Diet and menopause
Updated: May 1, 2021
Menopause marks a natural transition for women when their menstrual cycles stop. For many, the time is associated with uncomfortable symptoms. (1) [CS1] The decline of oestrogen, one of the female sex hormones, can lead to weight gain, sleeping disorders, hot flushes and other troublesome side effects, as well as various metabolism changes and a decrease in bone density. Hormone replacement therapy can help to reduce symptoms, but there are some downsides. Your healthcare provider will be able to assess the benefits and risks to determine which therapy will suit you best. A change in diet and lifestyle can also be beneficial for women going through this phase and can help support the effects of hormone replacement treatments.
What to eat
There‘s lots of evidence to show that certain foods can be particularly helpful in relieving the symptoms of menopause …
Foods rich in calcium, phosphorus and vitamin D: dairy products and green, leafy vegetables
Because menopause causes a decrease in bone density, it’s essential for women going through “the change” to eat foods rich in calcium, phosphorus and vitamin D, such as dairy products and green, leafy vegetables.
However, while studies have shown that increasing your consumption of dairy can have a positive impact on bone density, it’s important to remember that many dairy products contain a high level of saturated fat, so try to choose non- or low-fat dairy options where possible. For calcium and vitamin D, look out for foods that have been fortified.
Foods rich in fibre: whole grains, fresh fruits and vegetables
Fibre is essential for maintaining a healthy digestive system and gut and supporting metabolic reactions in the body, however it’s often somewhat lacking in our diets. After menopause it becomes even more important to choose foods that are rich in fibre, and studies show that it can reduce the risk of heart disease and help minimise weight gain.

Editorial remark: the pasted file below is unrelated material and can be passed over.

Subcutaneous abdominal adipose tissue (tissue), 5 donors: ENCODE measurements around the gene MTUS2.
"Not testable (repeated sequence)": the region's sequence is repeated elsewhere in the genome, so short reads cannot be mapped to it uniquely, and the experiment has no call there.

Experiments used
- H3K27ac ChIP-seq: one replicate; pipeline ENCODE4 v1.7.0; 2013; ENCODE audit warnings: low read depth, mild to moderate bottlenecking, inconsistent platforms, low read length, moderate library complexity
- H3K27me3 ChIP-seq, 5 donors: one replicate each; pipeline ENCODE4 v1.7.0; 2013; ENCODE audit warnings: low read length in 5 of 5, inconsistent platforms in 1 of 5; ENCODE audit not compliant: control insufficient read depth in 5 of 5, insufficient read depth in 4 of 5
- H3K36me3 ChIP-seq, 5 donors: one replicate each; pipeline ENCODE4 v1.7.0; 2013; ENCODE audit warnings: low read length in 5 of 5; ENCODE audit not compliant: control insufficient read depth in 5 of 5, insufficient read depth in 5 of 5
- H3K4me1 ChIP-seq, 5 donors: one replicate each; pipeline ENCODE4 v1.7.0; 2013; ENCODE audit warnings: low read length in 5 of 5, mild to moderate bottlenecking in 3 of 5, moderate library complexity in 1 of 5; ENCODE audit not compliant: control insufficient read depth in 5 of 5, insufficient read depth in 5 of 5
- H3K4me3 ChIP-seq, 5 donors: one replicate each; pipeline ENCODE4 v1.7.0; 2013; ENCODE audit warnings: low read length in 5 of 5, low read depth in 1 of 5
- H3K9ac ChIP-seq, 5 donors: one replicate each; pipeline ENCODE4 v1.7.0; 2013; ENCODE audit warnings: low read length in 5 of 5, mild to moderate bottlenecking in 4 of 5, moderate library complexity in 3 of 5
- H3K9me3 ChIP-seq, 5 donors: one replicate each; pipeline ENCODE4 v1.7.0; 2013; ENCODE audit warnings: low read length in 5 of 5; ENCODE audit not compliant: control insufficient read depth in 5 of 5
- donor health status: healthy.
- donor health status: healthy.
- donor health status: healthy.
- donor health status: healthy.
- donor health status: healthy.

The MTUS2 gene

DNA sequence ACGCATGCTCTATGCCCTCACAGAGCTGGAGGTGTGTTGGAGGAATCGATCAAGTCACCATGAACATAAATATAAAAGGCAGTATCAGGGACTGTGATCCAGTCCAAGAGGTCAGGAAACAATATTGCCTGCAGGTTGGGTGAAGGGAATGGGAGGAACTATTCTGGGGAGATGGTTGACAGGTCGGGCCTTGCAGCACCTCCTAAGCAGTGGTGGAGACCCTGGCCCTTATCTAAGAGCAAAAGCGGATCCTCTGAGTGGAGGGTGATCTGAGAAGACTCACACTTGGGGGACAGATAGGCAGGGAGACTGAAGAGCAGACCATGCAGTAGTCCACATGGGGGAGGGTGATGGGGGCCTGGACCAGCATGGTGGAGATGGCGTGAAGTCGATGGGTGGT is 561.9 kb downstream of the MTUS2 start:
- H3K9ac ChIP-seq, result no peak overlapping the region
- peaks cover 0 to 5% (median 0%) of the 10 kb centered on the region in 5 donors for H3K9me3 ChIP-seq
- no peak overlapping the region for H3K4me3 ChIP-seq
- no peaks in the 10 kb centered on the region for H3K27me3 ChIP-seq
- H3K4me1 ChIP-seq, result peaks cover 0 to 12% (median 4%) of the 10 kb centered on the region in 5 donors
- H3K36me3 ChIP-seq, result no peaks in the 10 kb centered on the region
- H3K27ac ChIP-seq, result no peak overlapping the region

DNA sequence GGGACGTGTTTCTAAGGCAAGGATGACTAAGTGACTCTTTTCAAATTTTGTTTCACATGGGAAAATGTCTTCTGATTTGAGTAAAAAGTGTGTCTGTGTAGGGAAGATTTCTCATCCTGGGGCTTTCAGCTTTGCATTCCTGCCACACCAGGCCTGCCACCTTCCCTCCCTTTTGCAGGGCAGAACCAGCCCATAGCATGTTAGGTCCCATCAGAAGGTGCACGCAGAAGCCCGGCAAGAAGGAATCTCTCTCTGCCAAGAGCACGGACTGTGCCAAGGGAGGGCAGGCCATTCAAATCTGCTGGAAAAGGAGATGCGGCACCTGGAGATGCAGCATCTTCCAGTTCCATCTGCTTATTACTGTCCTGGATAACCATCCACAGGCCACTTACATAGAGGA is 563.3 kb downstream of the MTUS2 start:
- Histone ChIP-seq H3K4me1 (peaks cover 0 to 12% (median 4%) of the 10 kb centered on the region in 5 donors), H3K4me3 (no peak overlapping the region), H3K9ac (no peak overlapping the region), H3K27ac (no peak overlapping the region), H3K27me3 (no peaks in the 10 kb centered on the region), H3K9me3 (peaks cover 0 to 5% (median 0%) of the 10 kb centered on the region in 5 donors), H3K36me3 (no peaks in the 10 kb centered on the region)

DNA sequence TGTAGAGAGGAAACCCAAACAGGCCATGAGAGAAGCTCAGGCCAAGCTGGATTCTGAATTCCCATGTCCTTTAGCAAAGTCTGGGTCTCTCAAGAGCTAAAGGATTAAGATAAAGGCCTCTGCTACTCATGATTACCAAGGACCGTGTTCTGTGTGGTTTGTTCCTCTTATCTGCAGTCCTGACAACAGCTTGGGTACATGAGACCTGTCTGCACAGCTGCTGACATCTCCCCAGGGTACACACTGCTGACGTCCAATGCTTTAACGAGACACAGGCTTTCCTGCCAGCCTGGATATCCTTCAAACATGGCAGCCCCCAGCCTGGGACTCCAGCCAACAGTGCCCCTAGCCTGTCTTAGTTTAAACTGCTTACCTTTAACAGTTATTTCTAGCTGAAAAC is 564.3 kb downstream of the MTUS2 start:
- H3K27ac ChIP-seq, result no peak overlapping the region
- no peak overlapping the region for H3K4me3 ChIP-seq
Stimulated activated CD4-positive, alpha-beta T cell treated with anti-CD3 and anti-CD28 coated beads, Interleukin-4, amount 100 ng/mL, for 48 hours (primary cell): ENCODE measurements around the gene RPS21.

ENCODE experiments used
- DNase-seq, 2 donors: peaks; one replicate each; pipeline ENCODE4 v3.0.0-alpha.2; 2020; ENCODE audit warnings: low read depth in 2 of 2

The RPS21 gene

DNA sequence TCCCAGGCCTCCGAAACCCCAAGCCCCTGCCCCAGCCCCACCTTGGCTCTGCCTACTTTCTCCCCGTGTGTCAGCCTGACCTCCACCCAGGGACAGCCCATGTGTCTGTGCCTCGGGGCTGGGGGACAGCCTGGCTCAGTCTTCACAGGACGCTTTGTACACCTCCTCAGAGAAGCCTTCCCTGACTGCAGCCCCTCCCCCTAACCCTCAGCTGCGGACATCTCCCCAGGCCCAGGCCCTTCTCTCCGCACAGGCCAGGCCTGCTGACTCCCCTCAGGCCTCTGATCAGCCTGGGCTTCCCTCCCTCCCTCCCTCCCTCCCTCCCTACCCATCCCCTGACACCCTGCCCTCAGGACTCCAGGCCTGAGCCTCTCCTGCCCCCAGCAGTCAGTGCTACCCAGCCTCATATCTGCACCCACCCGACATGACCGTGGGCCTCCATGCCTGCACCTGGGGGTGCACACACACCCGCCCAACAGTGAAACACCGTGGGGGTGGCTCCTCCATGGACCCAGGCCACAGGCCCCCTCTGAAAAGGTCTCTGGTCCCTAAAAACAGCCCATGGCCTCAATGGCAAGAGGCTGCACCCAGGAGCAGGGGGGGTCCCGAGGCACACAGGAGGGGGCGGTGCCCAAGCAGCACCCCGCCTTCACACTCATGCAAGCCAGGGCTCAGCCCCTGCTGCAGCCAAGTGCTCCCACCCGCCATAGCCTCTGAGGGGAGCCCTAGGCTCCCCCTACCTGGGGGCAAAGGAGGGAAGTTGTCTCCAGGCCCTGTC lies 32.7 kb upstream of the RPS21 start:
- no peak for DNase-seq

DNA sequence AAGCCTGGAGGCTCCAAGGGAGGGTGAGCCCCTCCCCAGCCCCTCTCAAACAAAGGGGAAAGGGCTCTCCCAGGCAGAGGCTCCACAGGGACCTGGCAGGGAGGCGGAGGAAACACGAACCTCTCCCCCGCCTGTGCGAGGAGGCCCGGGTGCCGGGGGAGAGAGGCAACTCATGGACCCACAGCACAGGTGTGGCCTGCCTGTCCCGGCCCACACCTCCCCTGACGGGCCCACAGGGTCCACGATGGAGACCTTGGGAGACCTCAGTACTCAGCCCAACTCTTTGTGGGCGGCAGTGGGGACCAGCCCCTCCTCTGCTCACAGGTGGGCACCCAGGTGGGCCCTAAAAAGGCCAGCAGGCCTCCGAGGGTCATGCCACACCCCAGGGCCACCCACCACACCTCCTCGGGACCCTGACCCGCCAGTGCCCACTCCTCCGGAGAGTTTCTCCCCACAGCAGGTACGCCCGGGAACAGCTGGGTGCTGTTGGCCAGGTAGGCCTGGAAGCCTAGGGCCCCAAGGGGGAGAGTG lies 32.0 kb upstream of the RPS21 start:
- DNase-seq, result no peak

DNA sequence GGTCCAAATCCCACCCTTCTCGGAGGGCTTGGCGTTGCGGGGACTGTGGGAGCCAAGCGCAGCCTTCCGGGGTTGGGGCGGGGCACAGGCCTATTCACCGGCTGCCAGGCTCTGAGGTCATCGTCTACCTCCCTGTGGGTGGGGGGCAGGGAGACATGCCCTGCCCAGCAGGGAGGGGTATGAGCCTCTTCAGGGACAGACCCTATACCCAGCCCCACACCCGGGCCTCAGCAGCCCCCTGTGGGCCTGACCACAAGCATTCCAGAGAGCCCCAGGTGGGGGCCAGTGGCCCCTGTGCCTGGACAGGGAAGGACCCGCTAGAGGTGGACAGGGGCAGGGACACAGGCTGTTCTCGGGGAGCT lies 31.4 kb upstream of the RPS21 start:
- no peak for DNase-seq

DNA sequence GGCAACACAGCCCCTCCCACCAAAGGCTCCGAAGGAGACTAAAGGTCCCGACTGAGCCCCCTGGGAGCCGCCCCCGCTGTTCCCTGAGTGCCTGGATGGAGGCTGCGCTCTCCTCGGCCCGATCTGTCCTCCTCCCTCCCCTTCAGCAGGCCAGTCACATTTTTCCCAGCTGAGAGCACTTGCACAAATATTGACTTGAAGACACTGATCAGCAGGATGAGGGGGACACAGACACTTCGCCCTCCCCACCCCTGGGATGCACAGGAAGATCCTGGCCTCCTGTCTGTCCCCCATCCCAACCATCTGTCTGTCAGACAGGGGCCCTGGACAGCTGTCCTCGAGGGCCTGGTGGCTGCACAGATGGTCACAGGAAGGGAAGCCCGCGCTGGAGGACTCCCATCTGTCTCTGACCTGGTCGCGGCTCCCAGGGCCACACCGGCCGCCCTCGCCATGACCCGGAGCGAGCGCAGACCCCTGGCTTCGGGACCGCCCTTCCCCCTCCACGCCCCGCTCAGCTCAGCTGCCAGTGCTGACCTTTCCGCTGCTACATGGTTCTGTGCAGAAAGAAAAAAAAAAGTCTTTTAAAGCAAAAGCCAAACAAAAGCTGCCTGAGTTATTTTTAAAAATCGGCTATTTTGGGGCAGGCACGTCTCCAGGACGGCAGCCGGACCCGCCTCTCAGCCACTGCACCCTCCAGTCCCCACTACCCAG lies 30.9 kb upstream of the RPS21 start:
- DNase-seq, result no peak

Whole grains are a good option, as they’re not only rich in fibre but also vitamin B – another nutrient that can help the metabolism cope with hormonal changes. Fresh fruits and vegetables should also be prioritised, as they offer a raft of benefits for menopausal women. Eating “a rainbow” of five different fruits and vegetables each day can provide a good fibre intake along with various phytonutrients (see below) that help decrease the risk of certain conditions, like cancer and cardiovascular disease.
Foods rich in phytonutrients
Some grains and vegetables contain molecules called phytonutrients, which have a direct beneficial effect on the body’s metabolism. Well-known sources include grapes (and also wine!). Grapes are also powerful antioxidants. Particularly important for women are phytoestrogen variants, as they mimic the effect of oestrogen in the body. Foods rich in phytoestrogen include soybeans, chickpeas, peanuts,flax seeds, barley, grapes, berries, plums and green and black tea, among others. Eating more of these foods has been proven to relieve the symptoms of menopause in the most natural way.
Fats found in food can be either saturated or unsaturated. Saturated fats are often considered “unhealthy”, as they increase our risk of cardiovascular disease. Unsaturated fats, on the other hand, are generally considered to be “healthy”, as they have a protective effect on the body. Omega 3, found in foods such as fish (especially salmon, sardines and anchovies) and seeds (flax seeds, hemp seeds, chia seeds etc.) is particularly beneficial and can help decrease the risk of cardiovascular disease.
Some studies have found that unsaturated fats can even reduce unpleasant symptoms of menopause, such as hot flushes. While the findings need further investigation, it’s still worth incorporating more polyunsaturated fats into your diet, as they’re good for your overall health anyway!
As menopause progresses, oestrogen levels decline, and muscle mass tends to decrease as a result. It’s therefore important for menopausal women to maintain a good intake of protein. Protein can come from animal sources like meat, dairy and fish, while plant-based protein can be found in nuts, seeds and whole grains and can be particularly beneficial to health as we age.
Engaging in physical activity can help reduce many menopausal symptoms and improve general health. Regular sports sessions can increase both muscle mass and bone density and, of course, help with weight loss. Exercise can also counter problems such as sleeping disorders and reduce the risk of cardiovascular disease. In some cases, it can also help alieve symptoms of menopause, such as hot flushes and mood swings.
The essential takeaway from all of this: when facing the dreaded “change”, it’s essential to follow as healthy a diet and lifestyle as possible in order to navigate the ups and downs it brings with it. Menopause is a complicated and difficult time for a lot of women, and while hormonal replacement therapy can be a real help, focusing on good nutrition and physical wellbeing remains the true cornerstone of living it well.